Those who have Netflix would know about the Fyre Festival.
Organizers of the infamous festival, immortalized on streaming platform Netflix via the documentary “Fyre: The Greatest Party That Never Happened,” and 277 attendees of said event, has reached a settlement agreement.
“Lawyers representing ticket holders and the trustee charged with Fyre’s assets reached a settlement where each of the victims in the class action lawsuit will receive $7,220, although that figure could be lower depending on Fyre’s bankruptcy case with other creditors.”
This comes four years after the organizers of the botched festival was hit with class action lawsuits, mainly coming from the attendees of the failed festival.
As seen on the Netflix documentary, thousands of attendees were stranded in the Bahamas, stayed in tents and served food on styrofoam containers instead of the promised hotel-style service and leisure activities that came with the festival package advertised by the Fyre organizers.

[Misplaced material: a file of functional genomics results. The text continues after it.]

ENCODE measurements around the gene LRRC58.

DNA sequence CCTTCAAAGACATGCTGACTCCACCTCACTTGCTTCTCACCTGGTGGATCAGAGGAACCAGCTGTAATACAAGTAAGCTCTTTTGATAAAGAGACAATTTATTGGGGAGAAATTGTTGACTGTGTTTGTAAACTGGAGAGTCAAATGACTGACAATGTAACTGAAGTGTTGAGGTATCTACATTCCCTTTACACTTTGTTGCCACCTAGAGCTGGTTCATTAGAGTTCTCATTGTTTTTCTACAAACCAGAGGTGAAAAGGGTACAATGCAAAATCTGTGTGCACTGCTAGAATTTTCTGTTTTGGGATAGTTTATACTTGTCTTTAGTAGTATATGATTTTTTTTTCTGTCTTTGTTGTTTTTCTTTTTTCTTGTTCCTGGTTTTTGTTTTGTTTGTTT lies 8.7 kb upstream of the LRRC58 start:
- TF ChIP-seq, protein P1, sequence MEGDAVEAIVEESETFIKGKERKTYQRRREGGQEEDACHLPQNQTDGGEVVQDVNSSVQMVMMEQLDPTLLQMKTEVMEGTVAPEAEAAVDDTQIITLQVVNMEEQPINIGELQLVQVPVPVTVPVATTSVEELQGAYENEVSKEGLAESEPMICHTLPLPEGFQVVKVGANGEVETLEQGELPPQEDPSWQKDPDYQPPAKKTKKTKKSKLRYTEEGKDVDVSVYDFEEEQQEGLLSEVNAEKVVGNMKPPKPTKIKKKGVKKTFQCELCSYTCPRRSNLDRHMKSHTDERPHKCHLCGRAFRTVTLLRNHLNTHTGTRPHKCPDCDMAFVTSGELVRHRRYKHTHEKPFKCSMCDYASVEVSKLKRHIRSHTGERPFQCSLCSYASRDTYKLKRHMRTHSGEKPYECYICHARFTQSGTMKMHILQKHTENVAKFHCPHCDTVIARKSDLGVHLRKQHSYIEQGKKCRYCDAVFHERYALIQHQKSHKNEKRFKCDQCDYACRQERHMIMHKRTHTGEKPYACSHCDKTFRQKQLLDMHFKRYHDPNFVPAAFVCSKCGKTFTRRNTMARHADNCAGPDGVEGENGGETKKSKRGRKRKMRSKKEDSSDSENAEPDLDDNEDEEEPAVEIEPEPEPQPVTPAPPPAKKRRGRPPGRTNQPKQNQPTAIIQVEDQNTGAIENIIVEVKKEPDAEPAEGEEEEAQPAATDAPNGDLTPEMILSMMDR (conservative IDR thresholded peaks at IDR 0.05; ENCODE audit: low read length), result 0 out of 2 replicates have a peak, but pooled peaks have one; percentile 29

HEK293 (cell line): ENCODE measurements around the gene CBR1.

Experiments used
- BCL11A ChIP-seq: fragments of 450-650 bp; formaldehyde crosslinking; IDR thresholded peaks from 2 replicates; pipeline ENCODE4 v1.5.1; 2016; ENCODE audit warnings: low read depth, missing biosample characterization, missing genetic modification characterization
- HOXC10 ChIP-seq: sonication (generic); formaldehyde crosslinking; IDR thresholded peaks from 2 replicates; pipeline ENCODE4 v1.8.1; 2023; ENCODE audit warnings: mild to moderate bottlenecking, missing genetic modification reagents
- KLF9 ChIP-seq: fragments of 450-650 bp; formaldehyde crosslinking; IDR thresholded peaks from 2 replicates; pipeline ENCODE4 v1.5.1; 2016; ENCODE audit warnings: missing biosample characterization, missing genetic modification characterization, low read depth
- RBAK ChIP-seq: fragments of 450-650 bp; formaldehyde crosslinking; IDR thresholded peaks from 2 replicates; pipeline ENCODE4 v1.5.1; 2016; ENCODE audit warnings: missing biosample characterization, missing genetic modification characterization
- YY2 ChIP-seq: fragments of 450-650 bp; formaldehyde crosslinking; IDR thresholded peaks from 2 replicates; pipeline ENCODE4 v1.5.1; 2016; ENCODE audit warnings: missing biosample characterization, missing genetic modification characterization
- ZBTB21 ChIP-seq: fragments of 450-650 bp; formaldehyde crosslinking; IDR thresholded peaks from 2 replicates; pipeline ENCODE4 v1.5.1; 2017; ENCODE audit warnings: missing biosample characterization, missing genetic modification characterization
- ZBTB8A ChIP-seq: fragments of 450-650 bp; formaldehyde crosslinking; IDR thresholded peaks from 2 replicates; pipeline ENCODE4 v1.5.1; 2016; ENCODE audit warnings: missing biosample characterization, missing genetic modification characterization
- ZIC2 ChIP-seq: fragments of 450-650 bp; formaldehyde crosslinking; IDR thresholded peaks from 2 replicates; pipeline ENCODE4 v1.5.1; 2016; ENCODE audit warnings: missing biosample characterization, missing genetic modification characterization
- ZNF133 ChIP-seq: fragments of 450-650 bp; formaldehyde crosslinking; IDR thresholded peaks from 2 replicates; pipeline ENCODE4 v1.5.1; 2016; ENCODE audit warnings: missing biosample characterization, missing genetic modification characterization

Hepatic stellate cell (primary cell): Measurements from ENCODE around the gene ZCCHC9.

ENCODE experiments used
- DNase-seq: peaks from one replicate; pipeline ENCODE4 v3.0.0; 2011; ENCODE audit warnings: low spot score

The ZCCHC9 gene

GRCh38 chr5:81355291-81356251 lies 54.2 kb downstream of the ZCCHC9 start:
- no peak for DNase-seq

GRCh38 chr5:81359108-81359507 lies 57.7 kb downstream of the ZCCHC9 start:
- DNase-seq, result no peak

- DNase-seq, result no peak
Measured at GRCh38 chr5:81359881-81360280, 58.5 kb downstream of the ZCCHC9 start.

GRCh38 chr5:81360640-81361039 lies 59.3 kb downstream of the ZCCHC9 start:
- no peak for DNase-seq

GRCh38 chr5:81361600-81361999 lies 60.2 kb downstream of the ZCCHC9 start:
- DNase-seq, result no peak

The organizers of the event were found to “had been aware for months that their festival was dangerously under-equipped and posed a serious danger to anyone in attendance,” the class action stated.
It was also reported that “A vote to approve the class action settlement will take place May 13th.”
“It’s a small but significant step for ticket holders who were defrauded and had their lives up ended as a result of the fraudulent conduct by McFarland,” Ben Meiselas, the attorney representing the ticket holders, said.
The attorney was referring to Billy McFarland who founded the festival along with Ja Rule in May 2017. McFarland is currently serving a six-year prison sentence when he pleaded guilty due to fraud charges.
“In 2018 McFarland was ordered to pay $ 5 million as part of a lawsuit filed by a pair of plaintiffs who paid for Fyre’s $13,000 VIP package,” Rolling Stone reported.